If you have a cold, drink hot water with honey and lemon. If you have a stomachache, mix a drink with peppermint. If you have tonsillitis, gargle with sea salt. If you have a fever, bathe in cold water. If you have a bruise, apply potato skins. If the condition is any more serious, you may need a shaman or a prayer.
In many parts of the world, health care systems are broken, hard to access, or simply unaffordable for most. Although countries like Cuba, Denmark, Russia and Germany provide doctors for all to diagnose illness, give treatments in hospitals and prescribe medication, the sick and injured of other latitudes must heal themselves with traditional wisdom, religion, magic and common sense.
The news is flooded with stories of young Americans who ask for their friends’ leftover prescription drugs, who heal their broken bones at home, and who skip their asthma and diabetes medications to make the drugs last longer. Then there is the story of the Chinese family forced to design an oxygen ventilator with water hoses and a bicycle just to keep their daughter alive, and of the desperate biologists and chemists who create their own home laboratories to "hack" expensive medication.
These are the B-side responses that people around the world have developed in order to cope with diseases or health conditions that cannot be served by their increasingly impoverished, careless and costly health care systems.
In 2004, Ivo Cardile was born in Argentina with severe cerebral complications. After several days in a coma, Ivo was diagnosed with quadriparesis, a condition of increasing, inevitable muscular weakness. Doctors decreed that the child would live the rest of his life in a wheelchair, unable to walk.
But Ivo’s father, Jorge, is a mechanic who runs his own auto repair shop in Buenos Aires. Instead of resigning himself to the idea that biology is destiny, Jorge used his expertise as a car mechanic to design and build a machine that would restore his son’s legs and arms.
Jorge Cardile never attended medical school, and his homemade rehabilitation machine was not built according to sophisticated blueprints from a research laboratory. But Jorge has intuition, a craftsman’s technical knowledge, and an ambitious imagination driven by love.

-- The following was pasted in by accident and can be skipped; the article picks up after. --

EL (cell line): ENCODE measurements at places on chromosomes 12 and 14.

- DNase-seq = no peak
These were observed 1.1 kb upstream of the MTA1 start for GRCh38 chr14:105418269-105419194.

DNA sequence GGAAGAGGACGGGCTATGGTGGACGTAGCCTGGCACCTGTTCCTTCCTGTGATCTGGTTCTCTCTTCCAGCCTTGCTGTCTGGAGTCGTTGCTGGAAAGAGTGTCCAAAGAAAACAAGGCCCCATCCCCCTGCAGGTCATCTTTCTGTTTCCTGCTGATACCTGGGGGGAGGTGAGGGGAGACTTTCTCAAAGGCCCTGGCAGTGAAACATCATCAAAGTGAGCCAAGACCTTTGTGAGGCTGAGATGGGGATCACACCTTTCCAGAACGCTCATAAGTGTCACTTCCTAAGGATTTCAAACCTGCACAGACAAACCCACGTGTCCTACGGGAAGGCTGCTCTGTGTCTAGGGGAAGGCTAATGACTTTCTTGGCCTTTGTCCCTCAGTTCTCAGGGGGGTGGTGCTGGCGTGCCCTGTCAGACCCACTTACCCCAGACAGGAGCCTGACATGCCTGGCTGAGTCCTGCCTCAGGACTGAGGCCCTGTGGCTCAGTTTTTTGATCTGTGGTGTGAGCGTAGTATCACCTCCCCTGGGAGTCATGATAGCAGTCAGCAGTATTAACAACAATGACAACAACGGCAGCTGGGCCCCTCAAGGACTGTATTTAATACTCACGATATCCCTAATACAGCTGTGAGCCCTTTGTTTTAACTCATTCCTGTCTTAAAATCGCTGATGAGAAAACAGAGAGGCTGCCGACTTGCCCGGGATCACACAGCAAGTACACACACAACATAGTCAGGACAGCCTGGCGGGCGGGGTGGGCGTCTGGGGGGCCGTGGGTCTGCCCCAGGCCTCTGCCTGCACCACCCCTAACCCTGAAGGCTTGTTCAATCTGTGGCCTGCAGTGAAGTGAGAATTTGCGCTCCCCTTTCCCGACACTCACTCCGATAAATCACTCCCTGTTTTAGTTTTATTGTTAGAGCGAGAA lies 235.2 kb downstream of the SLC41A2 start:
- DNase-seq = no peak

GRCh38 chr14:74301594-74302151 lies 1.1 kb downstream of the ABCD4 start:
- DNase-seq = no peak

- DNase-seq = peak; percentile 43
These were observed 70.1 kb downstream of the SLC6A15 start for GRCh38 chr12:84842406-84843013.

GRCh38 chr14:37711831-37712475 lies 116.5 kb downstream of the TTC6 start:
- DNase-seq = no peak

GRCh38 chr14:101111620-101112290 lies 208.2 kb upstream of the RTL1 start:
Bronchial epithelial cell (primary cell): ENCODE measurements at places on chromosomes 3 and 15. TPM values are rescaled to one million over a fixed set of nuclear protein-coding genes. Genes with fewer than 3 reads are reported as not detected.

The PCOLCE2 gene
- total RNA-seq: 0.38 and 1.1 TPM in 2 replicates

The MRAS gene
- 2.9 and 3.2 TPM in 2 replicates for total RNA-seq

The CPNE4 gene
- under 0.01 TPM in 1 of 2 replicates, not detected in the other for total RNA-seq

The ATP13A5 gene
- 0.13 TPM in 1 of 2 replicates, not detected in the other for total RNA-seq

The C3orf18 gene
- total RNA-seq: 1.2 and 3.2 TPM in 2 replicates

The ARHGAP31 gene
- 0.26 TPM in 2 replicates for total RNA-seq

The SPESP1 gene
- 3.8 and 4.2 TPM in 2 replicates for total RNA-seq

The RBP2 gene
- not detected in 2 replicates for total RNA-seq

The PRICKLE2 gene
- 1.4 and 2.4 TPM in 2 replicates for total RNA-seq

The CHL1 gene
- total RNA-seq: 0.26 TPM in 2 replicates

He built his first prototype in one month, from a bicycle and a pair of wooden planks. Then, the Argentinian father developed a hybrid walking machine, made from pieces of metal and a child-sized harness.
Jorge’s Walking Stimulator, or Voelio, is claimed to be appropriate for all physical or mental conditions. It is made of several harnesses attached to a metal structure that suspends Ivo’s bodyweight and maintains a straight spine and corrective posture. Then, a sort of mash-up between a treadmill and an elliptical trainer helps Ivo to practice walking: lifting the feet, bending the knees and strengthening the muscles from the heels, passing through the ankles, up to the calves and thighs. Thanks to the exercises, today, the 8-year Ivo can walk hand-in-hand with his father, one step at a time.
According to Jorge, the Voelio can be adjusted for by use by persons of different ages and with various motor problems or diseases, such as multiple sclerosis or Parkinson's. So the Voelio has become hope in the guise of a therapeutic instrument, and the home of Ivo and Jorge has been transformed into a makeshift clinic where people from Argentina, Latin America and even Spain bring their children and other family members that have been abandoned by national healthcare.
The wider medical establishment has not yet accepted Jorge’s Voelio, but the contraption seems to have had a great effect on its users, to whom this machine, built with a father’s ingenuity, has returned the ability to walk.